Making Online Events Work
A still from a promotional video for the 10th MD Student Conference, the first held completely online.
Around the University and the Melbourne Biomedical Precinct, feedback from event organisers is that seminars and other events are attracting many more attendees now that they are online. The learning curve can be steep and as with anything disrupted by the pandemic, there have been teething problems.
You'll need to make decisions early on questions such as, Will my event be best run as a Zoom meeting or Zoom webinar? There are some practical implications for this choice. Every University account holder has a meeting licence (for up to 300 people), but webinar licences need to be requested (these are usually for up to 500 people, but a 1000-person licence can be requested), and these are often granted as a one-off for a specific event. You'll also need to decide if you want a unique Zoom link for each registrant (this needs to built into the invitation and registration process, so do it ahead of any promotion), or whether one public link will suffice.
For larger events, bear in mind that webinars allow more control over camera an audio settings, whereas meetings are more interactive. Breakout rooms aren't a Zoom Webinar feature, but you can get around this by providing separate meeting links to breakout sessions.
You may be able to book tech support for your event – best to put in a call early.
Now is a great time to join the Events Network, a University community of practice open to any staff with an element of event coordination in their role. If you haven’t already, you can join by sending an email request with your email signature (job title, department etc). Last month’s webinar featured Tim Bright and Heath Evans from the Melbourne Accelerator Program, who shared their experiences delivering online events, as well as Ben Loveridge and Sandra Macriyiannis from Learning Environments, who presented on Video and Media Production online event services.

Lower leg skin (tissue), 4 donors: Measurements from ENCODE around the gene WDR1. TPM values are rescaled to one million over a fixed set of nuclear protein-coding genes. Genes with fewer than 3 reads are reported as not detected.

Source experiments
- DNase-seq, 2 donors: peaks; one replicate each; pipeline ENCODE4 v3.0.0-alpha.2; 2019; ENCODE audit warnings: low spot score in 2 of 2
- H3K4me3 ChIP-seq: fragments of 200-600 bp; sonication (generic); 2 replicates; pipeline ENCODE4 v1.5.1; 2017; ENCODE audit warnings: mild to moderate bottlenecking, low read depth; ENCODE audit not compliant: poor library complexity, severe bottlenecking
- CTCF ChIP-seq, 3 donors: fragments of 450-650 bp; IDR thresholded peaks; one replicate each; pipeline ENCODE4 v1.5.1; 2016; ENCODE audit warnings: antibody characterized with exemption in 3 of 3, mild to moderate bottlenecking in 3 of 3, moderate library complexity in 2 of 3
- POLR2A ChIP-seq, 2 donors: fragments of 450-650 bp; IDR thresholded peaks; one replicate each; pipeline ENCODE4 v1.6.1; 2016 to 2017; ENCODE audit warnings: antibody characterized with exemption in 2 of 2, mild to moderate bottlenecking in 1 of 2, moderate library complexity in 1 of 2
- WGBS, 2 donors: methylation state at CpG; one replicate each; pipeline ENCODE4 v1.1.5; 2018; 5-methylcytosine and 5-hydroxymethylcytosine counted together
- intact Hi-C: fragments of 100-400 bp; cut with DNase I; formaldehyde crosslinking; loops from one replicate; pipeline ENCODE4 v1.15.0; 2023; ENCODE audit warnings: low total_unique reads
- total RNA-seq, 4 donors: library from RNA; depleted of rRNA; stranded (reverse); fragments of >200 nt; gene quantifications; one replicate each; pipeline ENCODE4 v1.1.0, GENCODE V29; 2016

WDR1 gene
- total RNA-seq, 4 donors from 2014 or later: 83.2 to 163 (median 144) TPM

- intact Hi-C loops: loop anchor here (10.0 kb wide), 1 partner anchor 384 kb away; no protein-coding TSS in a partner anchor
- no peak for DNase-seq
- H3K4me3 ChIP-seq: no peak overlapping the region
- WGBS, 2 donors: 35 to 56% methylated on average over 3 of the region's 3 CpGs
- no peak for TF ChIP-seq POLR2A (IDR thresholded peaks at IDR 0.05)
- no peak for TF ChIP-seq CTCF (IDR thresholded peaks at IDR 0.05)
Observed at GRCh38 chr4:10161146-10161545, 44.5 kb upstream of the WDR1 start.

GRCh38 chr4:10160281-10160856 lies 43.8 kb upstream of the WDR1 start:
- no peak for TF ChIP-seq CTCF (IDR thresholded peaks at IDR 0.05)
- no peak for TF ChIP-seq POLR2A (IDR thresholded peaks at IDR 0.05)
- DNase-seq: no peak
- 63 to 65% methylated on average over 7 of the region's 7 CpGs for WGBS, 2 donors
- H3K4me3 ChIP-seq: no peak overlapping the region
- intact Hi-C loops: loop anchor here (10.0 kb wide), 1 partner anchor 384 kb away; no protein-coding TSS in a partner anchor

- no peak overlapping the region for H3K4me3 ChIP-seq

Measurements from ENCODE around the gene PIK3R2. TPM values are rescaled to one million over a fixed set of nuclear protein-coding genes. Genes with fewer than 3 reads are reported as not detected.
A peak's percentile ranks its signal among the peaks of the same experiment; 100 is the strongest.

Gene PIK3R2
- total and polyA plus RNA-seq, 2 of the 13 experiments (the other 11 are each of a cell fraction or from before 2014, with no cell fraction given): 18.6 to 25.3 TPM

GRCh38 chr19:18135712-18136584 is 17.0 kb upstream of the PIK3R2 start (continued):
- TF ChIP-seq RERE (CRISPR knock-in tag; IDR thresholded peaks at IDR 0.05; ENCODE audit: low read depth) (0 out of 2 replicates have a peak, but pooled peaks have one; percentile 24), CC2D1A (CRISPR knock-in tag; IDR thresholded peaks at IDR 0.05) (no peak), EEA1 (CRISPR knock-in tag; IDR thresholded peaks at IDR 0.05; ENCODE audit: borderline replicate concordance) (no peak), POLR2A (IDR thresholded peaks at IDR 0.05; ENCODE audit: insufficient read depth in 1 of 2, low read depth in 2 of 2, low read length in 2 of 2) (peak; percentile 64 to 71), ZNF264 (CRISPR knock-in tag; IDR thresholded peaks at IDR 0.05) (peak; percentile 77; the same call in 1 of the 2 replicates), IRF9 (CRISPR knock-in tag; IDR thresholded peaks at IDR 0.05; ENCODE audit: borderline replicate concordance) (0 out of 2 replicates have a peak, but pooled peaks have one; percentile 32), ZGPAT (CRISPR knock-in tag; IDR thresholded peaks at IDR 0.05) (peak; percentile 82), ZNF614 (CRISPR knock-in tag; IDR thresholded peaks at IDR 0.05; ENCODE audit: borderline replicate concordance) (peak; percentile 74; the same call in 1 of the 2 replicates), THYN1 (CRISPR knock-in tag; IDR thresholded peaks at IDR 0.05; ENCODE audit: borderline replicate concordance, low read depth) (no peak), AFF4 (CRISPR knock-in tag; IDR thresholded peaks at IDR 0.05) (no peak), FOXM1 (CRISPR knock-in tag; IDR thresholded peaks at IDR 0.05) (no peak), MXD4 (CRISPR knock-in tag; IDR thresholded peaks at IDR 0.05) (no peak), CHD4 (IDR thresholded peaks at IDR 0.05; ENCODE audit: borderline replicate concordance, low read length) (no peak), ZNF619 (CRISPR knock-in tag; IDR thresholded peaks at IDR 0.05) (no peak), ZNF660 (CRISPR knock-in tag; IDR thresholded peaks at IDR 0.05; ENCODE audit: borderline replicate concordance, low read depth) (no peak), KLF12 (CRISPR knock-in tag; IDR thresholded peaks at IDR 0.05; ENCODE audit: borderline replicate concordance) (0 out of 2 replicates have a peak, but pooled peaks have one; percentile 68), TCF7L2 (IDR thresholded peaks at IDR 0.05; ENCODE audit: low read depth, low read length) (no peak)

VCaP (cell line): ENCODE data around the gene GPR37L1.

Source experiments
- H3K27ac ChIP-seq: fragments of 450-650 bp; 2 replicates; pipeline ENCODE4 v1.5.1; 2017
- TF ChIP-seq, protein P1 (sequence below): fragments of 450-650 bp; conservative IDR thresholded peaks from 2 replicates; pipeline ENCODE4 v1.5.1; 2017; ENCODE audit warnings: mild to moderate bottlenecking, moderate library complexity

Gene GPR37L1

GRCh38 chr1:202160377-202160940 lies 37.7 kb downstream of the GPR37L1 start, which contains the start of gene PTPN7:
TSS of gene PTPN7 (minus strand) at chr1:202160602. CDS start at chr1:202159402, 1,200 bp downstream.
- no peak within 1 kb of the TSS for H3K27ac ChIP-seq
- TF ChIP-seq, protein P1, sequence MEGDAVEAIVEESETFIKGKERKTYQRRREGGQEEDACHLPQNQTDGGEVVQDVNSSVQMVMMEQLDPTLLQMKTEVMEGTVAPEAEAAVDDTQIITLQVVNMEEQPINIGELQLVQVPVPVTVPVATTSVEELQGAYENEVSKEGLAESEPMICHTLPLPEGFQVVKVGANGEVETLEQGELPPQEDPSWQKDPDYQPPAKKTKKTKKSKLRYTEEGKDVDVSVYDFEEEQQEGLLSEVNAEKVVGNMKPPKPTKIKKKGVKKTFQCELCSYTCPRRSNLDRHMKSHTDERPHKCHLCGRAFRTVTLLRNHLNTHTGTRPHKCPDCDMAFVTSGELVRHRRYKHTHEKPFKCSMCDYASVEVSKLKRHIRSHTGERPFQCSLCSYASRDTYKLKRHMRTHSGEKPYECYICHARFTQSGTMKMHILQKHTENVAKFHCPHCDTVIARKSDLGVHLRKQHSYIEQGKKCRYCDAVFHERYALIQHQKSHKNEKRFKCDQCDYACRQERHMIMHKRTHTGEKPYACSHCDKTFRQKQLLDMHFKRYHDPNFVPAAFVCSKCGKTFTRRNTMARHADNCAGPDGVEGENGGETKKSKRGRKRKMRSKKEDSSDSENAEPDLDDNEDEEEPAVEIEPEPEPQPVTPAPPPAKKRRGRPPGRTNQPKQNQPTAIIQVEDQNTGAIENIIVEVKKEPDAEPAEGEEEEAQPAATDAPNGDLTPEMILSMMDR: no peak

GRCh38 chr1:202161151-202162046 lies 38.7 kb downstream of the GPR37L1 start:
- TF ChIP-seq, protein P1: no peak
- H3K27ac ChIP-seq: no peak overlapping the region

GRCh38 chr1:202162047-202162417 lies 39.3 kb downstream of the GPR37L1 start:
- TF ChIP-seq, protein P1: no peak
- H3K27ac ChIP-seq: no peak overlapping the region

Contact the Network at email@example.com
Looking for some inspiration? Some of our student groups, such as the Graduate Student Association, are ahead of the curve. In June, our MD students took their entire annual conference online (using Big Marker as the platform to wrangle 160 speakers and 1400 students).
Training and tips
There are University resources to help you get started: How to set up and run a Zoom webinar -Staff Hub now has a Zoomportal, with an online guide under the Getting Started tab. Keep an eye out for updates here. Learning Environments’ portal emphasises teaching and learning, but their website has a wealth of resources, including a self-service guide for webinars. Third party providers are also offering tips – keep an eye on the webinar section of the Zoom blog, and the Eventbrite blog.
Some support may be available to assist with organising a webinar, including recording a webinar, basic editing (eg, Powerpoint slides and video, Q & A) and uploading. (Please note that some support may attract a fee, so it is best to check when submitting a request.)
1. For any Zoom inquiry (not just webinars), submit a Learning Spaces Inquiry via the Zoom portal on Staff Hub. Your request will be triaged according to your event’s complexity, timing and specifications.
2. For webinars only, an Event Support request. This will go through to the Event Support team at Business Services that specifically handles webinars.
Both these options cover events from PhD seminars to conferences. Support includes recording a webinar, basic editing (eg, Powerpoint slides and video, Q & A) and uploading.